Three executives of the Roosevelt Island Operating Corporation were engaged in misconduct ranging from steering contracts to relatives and taking kickbacks from them, using RIOC vehicles for personal use, chronic absenteeism, and inappropriate expenses including the use of RIOC funds for unauthorized meals, according to a report released today by New York State Inspector General Catherine Leahy Scott.
Inspector General Scott’s investigation, which covered the years 2007 to 2012 focused on Fernando Martinez, then Vice President of Operations for RIOC, former President/Chief Executive Officer Leslie Torres, and former Chief Financial Officer Steven Chironis. As a result of the investigation, all three no longer work for RIOC.
Additionally, as a result of the Inspector General’s investigation, Martinez pleaded guilty to charges associated with contract steering and kickbacks. He was ordered to pay approximately $86,000 in restitution to the state and sentenced to six months incarceration. An associate, Javier Ramos, was ordered to pay $7,500 for his part in the scheme.
“As my investigation of RIOC makes clear, illegal and unethical behavior was common at the very top of RIOC’s executive chain of command,” said Inspector General Scott. “Officers charged with governing and delivering services to residents and businesses on Roosevelt Island used RIOC to enrich themselves, family and friends to an astonishing degree. This may not have occurred had there been effective oversight at RIOC.”
Charlene M. Indelicato, President and Chief Executive Officer of RIOC said: “RIOC can best represent and deliver important services to the people who live and work on Roosevelt Island only when we maintain a high degree of integrity, accountability and transparency in government. This is why I am very pleased with Inspector General Scott’s completed investigation and grateful for the guidance and recommendations her report provides to ensure past mistakes and misconduct are not repeated.”
The Inspector General’s investigation revealed that Martinez received kickbacks for steering a contract to Bright Cleaning Solutions (BCS), Ramos’s company, in November 2008 for shoreline cleanup. He steered another contract to BCS in September 2010 for an office renovation project and received $9,390.
Additionally, Martinez utilized a brother-in-law’s printing company for RIOC projects and hired a second brother-in-law for the position of Parks and Recreation Manager in violation of state ethics policy and RIOC’s anti-nepotism directive. Following the Inspector General’s discoveries, Martinez resigned his RIOC employment in December 2012.
Former President/CEO Torres violated RIOC policy by utilizing a RIOC vehicle for commuting and personal travel. In addition, she inappropriately charged expensive meals to her RIOC credit card, with one lunch costing $355. Finally, Torres was consistently absent from RIOC’s offices, instructing staff to keep her office lit while she was away. She resigned in September 2012.
Former CFO Chironis tacitly approved Torres’s misuse of the RIOC vehicle, and miscalculated her taxable fringe benefit in violation of federal law and state policy. He also permitted Torres to inappropriately charge meals to her credit card, incorrectly classifying them as “business expenses” in violation of RIOC policy. In fact, Chironis and Martinez engaged in the same misuse of their RIOC credit cards shortly after Torres began doing so. Chironis resigned his RIOC employment in August 2013.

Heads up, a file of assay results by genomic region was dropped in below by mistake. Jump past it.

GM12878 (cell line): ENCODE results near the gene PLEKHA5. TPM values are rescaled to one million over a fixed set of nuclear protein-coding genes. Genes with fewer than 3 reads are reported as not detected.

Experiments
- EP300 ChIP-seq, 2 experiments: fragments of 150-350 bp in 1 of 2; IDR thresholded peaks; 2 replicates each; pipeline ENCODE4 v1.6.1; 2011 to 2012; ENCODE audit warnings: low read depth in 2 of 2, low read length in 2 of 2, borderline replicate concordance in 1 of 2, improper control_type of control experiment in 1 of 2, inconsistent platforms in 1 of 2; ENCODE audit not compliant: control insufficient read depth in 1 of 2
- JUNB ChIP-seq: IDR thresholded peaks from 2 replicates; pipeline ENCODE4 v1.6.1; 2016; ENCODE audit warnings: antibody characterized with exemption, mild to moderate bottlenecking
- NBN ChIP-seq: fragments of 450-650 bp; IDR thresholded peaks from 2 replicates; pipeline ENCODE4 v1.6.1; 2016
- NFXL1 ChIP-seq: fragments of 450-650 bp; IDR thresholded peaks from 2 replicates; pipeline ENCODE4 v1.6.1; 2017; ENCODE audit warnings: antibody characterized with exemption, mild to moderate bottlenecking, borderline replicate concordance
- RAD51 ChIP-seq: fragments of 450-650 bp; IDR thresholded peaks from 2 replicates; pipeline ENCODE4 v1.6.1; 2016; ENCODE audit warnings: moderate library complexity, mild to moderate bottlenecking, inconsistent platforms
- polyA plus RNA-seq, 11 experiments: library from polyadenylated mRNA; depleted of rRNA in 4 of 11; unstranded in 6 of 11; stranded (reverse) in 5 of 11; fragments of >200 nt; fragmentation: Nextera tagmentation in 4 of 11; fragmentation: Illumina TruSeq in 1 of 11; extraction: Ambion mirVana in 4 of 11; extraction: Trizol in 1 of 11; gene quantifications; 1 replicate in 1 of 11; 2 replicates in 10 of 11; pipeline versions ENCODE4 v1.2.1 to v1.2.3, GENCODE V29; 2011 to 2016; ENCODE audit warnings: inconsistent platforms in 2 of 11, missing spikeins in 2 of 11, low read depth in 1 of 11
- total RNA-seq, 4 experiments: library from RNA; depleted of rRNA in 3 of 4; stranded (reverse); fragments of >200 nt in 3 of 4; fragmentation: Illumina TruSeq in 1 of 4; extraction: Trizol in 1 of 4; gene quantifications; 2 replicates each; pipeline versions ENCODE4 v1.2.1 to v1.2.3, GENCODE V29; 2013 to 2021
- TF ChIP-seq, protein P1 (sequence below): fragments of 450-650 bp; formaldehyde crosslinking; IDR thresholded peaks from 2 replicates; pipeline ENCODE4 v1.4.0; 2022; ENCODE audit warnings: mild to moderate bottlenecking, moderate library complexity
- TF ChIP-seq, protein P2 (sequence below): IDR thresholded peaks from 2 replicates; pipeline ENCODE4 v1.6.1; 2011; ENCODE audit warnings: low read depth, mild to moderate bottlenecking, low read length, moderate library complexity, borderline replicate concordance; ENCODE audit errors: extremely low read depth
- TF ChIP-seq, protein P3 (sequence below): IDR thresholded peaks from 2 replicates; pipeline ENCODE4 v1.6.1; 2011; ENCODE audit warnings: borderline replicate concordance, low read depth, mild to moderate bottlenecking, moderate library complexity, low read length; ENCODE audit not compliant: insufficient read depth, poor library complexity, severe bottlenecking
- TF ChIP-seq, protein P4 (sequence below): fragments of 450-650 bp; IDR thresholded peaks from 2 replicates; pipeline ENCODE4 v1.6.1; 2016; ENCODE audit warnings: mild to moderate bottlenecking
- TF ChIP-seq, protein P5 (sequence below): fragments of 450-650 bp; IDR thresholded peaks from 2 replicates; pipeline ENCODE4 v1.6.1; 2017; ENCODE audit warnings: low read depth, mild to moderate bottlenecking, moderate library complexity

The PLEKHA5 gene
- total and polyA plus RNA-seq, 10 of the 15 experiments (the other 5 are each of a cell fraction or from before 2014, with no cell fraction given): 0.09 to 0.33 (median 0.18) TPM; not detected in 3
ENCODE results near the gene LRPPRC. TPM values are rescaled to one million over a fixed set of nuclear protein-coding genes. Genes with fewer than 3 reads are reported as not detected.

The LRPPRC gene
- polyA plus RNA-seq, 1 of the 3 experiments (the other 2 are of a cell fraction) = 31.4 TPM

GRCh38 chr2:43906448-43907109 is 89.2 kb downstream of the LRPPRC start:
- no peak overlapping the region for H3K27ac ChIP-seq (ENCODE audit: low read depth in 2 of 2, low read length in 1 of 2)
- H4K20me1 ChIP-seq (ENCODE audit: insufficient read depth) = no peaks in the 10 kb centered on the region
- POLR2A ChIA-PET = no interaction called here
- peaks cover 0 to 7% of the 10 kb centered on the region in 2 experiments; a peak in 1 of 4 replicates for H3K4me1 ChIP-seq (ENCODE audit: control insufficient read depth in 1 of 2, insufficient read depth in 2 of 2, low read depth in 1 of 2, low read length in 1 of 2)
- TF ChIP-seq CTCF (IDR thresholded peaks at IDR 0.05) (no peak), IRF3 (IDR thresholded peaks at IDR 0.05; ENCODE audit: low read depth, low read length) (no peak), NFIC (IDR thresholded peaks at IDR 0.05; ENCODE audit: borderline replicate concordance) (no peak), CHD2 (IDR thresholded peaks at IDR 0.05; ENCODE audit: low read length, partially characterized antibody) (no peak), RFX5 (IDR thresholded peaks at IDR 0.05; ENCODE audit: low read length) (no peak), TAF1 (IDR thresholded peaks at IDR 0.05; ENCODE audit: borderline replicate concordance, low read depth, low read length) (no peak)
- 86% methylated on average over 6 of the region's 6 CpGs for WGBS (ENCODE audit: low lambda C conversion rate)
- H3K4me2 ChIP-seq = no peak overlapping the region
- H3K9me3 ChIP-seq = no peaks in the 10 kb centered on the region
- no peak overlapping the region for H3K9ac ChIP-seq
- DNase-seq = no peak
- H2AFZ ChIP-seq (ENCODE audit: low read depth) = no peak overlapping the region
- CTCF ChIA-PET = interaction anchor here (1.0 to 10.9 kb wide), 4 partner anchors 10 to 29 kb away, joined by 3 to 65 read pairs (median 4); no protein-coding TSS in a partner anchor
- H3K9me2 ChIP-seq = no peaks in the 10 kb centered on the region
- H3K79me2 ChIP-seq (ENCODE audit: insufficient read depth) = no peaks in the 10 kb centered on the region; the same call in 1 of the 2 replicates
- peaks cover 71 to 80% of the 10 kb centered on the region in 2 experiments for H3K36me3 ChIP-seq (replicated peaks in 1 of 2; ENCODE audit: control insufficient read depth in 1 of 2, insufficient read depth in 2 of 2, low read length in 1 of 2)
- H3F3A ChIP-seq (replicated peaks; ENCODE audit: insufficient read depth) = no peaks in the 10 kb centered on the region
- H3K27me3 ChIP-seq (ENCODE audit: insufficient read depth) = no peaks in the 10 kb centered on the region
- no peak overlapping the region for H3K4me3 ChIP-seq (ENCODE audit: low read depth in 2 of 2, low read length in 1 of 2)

Inspector General Scott also found that since May 2011, RIOC has not had an internal control officer, as required by the Public Authorities Law. This position is charged with safeguarding RIOC’s assets, checking accounting data, and ensuring RIOC is adhering to its own policies.
Inspector General Scott recommended that RIOC:
Follow state procurement laws and strengthen its own policies;
Review all procurements, monitor credit card usage to ensure conformance with RIOC policy, and issue credit cards only to employees whose daily activities require them;
Designate an internal control officer; and
Ensure vehicles are used appropriately and consistently with RIOC’s vehicle use policy.
Take measures to recoup moneys improperly spent by RIOC employees
Inspector General Scott reviewed her report with RIOC’s new management, which has agreed to take corrective action, including:
Instituting stronger, more effective oversight measures of state procurement law to prevent unauthorized procurement and strictly bar nepotism;
Incorporating layers of review and reconciliation of procurements made by RIOC personnel:
Retrieve and discontinue all credit cards used by RIOC personnel who made unauthorized purchases and act to recoup those purchases from the cardholders;
Recruitment of an internal control/compliance officer; and
Revision of the vehicle use policy to reflect state policy which strictly prohibits personal use of vehicles and requires travel logs be maintained for each vehicle.
In addition, RIOC has issued demand letters for reimbursement of inappropriate expenditures.
Inspector General Scott thanked Manhattan District Attorney Cyrus R. Vance, Jr. for prosecuting the Martinez and Ramos cases, and for assisting in the investigation.
RIOC was created in 1984 as a public benefit corporation to assume responsibility for the development and operation of Roosevelt Island, a 147-acre state owned island property that sits on the East River between the New York City boroughs of Manhattan and Queens. RIOC is governed by a nine-member board.
A copy of the Inspector General’s report can be found here.
In March 2012, the Inspector General received a complaint alleging that Fernando Martinez, then Vice President of Operations for the Roosevelt Island Operating Corporation (RIOC), a state public benefit corporation, had hired two family members for managerial positions and had contracted with other family members for services for RIOC.